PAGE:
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February 28, 2024

Frazier, Chenault discuss corporate America's role in democracy in ABA Presidential Speaker Series

CHICAGO, Feb. 28, 2024 — In an era of vigorous national dialogue on democracy, affirmative action and diversity, the American Bar Association’s Presidential Speaker Series offers an in-depth exploration of these vital issues with a special Black History Month program. Renowned leaders in business and social justice Kenneth Frazier, former CEO of Merck, and Kenneth Chenault, former CEO of American Express, come together for a thought-provoking session titled “The Business of Democracy,” marking a highlight of the influential series.

Frazier and Chenault, esteemed figures with deep roots in the corporate and legal communities and special advisers to the ABA Task Force for American Democracy, will be interviewed by Paulette Brown, past ABA president (2015-2016) and advocate for diversity and equity in the legal profession. The program can be viewed at 3 p.m. EST on Thursday, Feb. 29 online. No advance registration is required.

Their candid conversation will delve into the dynamic challenges and opportunities at the intersection of corporate America and democracy, including the significant impact of affirmative action within the business community following the Supreme Court’s landmark ruling. Frazier and Chenault will reflect on their leadership in advocating for diversity, inclusion and equitable justice, particularly their proactive response to the George Floyd tragedy and their collaborative efforts to unite the business sector against restrictive voting legislation in 2021. Their discussion and contributions to the ABA Task Force for American Democracy emphasize the essential role of the legal and corporate sectors in championing democratic principles.

Frazier is chairman of General Catalyst’s Health Assurance initiatives and is the former chairman and CEO of Merck. Frazier, with more than three decades at Merck, including a decade as CEO, has long been a formidable advocate for social justice and equality, both within and beyond the corporate sphere. As co-founder and co-chair of OneTen, he spearheaded efforts to secure family-sustaining jobs for 1 million Black Americans. Additionally, Frazier serves as co-chair of the Legal Services Corporation’s Leaders Council.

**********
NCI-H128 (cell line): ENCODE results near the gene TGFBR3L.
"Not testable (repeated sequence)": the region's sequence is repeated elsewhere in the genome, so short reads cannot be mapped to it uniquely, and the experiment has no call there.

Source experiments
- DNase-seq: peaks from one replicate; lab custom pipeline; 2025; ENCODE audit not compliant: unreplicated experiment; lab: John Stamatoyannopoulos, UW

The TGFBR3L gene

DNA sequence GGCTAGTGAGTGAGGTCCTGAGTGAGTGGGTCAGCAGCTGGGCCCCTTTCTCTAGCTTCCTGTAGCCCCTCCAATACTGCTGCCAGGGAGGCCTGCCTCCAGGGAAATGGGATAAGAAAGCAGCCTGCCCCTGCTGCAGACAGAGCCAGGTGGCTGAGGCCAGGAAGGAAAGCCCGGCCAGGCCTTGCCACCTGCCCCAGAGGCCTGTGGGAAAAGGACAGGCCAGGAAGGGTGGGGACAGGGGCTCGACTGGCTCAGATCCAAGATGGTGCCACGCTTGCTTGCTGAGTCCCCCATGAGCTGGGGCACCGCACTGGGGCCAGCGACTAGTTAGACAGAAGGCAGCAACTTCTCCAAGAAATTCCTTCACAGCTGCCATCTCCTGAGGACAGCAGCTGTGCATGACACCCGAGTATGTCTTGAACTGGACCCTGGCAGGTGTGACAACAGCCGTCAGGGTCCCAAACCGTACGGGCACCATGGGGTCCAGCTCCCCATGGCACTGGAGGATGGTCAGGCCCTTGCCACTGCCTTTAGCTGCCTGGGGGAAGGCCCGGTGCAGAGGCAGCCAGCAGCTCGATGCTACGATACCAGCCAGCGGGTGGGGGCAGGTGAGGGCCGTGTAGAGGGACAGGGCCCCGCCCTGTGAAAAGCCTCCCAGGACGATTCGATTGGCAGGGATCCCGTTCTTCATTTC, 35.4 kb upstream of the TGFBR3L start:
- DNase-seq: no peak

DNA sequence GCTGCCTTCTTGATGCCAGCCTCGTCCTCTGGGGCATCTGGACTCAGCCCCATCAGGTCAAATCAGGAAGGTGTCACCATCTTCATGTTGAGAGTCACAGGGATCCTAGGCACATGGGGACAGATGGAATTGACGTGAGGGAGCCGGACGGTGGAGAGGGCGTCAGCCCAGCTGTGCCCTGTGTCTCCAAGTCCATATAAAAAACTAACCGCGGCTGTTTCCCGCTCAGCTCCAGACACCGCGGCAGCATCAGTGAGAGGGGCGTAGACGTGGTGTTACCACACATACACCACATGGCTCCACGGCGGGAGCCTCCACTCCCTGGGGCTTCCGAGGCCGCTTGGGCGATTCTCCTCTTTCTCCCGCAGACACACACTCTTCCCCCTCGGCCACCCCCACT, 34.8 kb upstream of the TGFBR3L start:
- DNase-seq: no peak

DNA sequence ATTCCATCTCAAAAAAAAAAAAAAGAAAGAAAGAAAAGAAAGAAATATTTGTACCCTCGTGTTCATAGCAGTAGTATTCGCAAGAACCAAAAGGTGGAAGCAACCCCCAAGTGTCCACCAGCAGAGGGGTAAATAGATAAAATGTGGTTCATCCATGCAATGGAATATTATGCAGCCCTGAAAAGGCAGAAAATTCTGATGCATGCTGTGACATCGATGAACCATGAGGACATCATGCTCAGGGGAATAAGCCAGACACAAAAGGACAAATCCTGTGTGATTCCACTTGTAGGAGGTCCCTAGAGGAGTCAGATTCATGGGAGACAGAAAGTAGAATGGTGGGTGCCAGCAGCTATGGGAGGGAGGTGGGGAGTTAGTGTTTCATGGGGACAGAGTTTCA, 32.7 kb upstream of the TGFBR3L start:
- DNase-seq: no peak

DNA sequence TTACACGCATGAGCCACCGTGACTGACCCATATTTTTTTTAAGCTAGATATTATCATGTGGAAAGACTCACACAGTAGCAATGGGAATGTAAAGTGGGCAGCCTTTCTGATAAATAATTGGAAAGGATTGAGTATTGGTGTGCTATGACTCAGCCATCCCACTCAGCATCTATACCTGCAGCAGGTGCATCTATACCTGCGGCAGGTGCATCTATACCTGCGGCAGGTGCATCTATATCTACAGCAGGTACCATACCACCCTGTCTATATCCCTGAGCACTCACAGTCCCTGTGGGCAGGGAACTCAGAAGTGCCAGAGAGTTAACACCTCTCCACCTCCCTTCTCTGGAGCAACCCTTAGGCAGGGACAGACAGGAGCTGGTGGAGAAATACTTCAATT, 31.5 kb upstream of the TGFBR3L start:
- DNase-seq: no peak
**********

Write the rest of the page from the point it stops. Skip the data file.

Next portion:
Chenault is the chairman and a managing director of the venture capital firm General Catalyst. Chenault, recognized for his transformative leadership at American Express, where he spent three decades and served as chairman and CEO for nearly two, has equally leveraged his corporate platform to advocate for social justice and equality. He is a co-founder of OneTen and co-chair of Concordance’s First Chance campaign to break the cycle of reincarceration.

Brown, the first woman of color to serve as ABA president, lends her extensive legal expertise and advocacy to the dialogue. After a notable career as a partner at Locke Lord, she founded MindSetPower LLC, dedicated to fostering environments of equal opportunity. With four decades’ expertise spanning labor and employment law, including a tenure as a judge, Brown has been recognized with prestigious awards such as the Margaret Brent Woman of Achievement Award from the ABA.

The ABA Presidential Speaker Series, an initiative of ABA President Mary Smith, is a collection of diverse virtual conversations with globally recognized figures, spotlighting trailblazers and thinkers shaping our collective future. Under the theme “Lifting Our Voices, Charting the Future,” these fireside chats promote dialogue, civility and exposure to diverse viewpoints, innovative ideas and career insights.